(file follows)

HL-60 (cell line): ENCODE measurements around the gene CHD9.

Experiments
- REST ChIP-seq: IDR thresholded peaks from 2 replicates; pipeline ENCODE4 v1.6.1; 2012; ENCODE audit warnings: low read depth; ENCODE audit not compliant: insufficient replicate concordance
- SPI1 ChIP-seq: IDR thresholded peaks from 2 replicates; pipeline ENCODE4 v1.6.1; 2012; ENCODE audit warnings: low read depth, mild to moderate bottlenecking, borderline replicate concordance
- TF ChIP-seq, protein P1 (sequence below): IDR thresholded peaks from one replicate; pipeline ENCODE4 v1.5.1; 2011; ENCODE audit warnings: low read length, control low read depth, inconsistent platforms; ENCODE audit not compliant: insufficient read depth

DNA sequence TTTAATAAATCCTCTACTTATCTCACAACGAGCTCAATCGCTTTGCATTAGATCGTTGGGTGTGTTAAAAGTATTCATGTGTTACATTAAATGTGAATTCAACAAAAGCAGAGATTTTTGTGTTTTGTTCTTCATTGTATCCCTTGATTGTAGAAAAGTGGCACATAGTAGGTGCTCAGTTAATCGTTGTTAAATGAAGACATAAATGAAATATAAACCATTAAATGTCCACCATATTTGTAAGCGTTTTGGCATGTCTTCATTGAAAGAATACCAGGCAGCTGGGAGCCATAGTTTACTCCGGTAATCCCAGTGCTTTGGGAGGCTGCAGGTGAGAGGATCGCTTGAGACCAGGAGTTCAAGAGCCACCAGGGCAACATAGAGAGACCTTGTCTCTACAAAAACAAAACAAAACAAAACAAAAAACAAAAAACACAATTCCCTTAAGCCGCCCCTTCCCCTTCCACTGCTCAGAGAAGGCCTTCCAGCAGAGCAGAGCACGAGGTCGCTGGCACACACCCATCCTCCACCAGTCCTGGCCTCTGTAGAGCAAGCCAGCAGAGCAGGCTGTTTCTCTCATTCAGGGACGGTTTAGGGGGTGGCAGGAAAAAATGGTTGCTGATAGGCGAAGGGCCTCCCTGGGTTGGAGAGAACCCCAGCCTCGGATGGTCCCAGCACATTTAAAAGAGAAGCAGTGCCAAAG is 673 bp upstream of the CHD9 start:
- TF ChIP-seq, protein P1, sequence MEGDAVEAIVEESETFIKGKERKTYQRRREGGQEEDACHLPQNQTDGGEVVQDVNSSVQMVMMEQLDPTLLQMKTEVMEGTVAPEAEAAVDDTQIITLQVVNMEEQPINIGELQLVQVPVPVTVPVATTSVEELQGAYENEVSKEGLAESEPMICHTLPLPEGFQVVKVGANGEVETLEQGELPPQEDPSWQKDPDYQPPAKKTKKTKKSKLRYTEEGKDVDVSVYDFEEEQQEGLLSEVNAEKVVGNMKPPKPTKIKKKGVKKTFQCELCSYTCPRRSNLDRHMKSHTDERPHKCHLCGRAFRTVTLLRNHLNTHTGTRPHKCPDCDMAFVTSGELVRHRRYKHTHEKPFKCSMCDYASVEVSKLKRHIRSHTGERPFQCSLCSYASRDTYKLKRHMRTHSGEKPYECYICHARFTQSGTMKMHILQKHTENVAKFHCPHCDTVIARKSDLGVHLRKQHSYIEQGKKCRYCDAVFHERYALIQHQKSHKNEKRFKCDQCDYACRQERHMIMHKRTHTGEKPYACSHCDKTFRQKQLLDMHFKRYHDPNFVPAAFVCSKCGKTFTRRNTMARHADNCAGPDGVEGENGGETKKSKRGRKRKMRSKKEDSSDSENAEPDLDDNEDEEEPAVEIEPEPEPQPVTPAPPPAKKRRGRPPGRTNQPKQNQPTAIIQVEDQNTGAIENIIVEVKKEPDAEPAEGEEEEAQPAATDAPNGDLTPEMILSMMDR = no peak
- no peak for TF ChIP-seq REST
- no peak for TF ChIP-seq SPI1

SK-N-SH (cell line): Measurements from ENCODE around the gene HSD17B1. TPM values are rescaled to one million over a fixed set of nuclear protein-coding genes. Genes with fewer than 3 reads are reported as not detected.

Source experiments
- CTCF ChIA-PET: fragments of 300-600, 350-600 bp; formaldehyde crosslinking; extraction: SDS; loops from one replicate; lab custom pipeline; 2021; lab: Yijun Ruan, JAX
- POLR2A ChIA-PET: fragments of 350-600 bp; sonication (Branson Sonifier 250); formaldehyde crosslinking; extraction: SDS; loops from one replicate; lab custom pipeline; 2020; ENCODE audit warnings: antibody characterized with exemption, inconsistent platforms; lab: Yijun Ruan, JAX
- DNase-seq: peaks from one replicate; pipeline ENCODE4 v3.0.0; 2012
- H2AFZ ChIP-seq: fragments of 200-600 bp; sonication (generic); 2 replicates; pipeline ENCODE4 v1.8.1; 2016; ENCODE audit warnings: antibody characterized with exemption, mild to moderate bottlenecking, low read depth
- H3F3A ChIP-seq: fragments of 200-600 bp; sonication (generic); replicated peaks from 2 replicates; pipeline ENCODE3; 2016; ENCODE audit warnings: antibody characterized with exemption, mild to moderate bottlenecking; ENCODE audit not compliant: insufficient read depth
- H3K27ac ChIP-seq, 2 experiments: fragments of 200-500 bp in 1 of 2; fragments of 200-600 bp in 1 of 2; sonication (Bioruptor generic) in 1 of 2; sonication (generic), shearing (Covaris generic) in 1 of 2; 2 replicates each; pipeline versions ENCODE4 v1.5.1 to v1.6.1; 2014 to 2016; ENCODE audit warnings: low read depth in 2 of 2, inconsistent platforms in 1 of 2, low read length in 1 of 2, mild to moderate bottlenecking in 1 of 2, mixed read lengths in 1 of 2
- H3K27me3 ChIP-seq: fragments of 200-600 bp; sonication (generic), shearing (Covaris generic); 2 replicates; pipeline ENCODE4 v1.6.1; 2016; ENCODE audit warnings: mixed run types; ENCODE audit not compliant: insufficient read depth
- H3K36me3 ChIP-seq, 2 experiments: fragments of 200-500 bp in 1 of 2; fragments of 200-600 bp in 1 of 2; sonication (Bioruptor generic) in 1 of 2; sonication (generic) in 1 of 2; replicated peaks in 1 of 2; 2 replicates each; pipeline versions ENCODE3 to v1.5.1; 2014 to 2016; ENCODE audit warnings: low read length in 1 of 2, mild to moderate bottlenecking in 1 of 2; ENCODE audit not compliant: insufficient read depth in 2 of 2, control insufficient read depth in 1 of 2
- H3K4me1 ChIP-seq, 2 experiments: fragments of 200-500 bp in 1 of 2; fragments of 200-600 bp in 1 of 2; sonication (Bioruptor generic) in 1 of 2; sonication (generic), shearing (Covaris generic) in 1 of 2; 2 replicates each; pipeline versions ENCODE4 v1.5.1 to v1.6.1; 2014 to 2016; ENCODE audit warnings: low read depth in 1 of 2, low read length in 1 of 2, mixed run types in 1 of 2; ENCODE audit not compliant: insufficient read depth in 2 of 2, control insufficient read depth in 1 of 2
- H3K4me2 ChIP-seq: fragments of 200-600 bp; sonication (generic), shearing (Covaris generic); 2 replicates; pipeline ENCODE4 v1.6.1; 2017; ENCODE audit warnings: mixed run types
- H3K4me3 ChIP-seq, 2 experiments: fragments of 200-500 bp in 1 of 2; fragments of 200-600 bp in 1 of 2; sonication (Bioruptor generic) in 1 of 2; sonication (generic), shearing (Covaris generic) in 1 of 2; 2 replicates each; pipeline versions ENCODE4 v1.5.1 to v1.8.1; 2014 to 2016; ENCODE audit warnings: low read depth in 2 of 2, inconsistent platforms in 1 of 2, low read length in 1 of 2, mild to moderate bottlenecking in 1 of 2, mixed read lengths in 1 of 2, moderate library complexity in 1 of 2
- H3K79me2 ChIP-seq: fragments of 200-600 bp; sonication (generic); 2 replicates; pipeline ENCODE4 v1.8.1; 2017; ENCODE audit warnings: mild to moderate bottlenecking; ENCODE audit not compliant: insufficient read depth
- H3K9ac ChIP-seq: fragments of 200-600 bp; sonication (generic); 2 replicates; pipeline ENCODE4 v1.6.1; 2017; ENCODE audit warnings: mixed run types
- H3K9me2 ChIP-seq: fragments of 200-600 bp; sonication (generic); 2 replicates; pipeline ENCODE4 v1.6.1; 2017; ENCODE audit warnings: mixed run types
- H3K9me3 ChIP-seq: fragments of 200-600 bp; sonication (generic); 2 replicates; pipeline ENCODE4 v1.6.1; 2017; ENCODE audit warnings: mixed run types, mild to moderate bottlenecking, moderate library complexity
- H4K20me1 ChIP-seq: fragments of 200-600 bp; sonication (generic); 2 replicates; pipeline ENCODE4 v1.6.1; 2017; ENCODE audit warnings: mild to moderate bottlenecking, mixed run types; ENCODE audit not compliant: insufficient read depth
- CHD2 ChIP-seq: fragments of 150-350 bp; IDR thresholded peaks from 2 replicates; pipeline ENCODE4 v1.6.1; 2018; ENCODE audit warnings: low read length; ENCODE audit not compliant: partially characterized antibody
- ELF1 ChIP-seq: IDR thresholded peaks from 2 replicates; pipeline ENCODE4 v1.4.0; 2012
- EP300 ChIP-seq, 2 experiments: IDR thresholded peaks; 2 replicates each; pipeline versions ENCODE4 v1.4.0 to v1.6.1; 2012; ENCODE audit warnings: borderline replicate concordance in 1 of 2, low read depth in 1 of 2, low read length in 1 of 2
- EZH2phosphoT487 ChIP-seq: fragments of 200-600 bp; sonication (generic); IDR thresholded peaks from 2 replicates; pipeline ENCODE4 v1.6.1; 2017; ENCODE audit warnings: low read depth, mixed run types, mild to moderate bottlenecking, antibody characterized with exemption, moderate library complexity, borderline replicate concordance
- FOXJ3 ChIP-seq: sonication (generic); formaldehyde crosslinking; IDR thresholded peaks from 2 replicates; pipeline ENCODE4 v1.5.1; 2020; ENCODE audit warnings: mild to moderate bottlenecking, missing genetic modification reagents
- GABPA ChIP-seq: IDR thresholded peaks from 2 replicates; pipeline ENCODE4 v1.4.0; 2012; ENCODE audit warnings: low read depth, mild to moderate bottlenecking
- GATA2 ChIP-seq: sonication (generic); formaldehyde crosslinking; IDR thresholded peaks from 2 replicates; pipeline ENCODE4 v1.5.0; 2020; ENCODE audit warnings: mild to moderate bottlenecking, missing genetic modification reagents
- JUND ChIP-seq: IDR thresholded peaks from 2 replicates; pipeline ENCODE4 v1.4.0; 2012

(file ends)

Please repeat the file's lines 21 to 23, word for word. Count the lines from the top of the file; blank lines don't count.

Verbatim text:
- H3K4me2 ChIP-seq: fragments of 200-600 bp; sonication (generic), shearing (Covaris generic); 2 replicates; pipeline ENCODE4 v1.6.1; 2017; ENCODE audit warnings: mixed run types
- H3K4me3 ChIP-seq, 2 experiments: fragments of 200-500 bp in 1 of 2; fragments of 200-600 bp in 1 of 2; sonication (Bioruptor generic) in 1 of 2; sonication (generic), shearing (Covaris generic) in 1 of 2; 2 replicates each; pipeline versions ENCODE4 v1.5.1 to v1.8.1; 2014 to 2016; ENCODE audit warnings: low read depth in 2 of 2, inconsistent platforms in 1 of 2, low read length in 1 of 2, mild to moderate bottlenecking in 1 of 2, mixed read lengths in 1 of 2, moderate library complexity in 1 of 2
- H3K79me2 ChIP-seq: fragments of 200-600 bp; sonication (generic); 2 replicates; pipeline ENCODE4 v1.8.1; 2017; ENCODE audit warnings: mild to moderate bottlenecking; ENCODE audit not compliant: insufficient read depth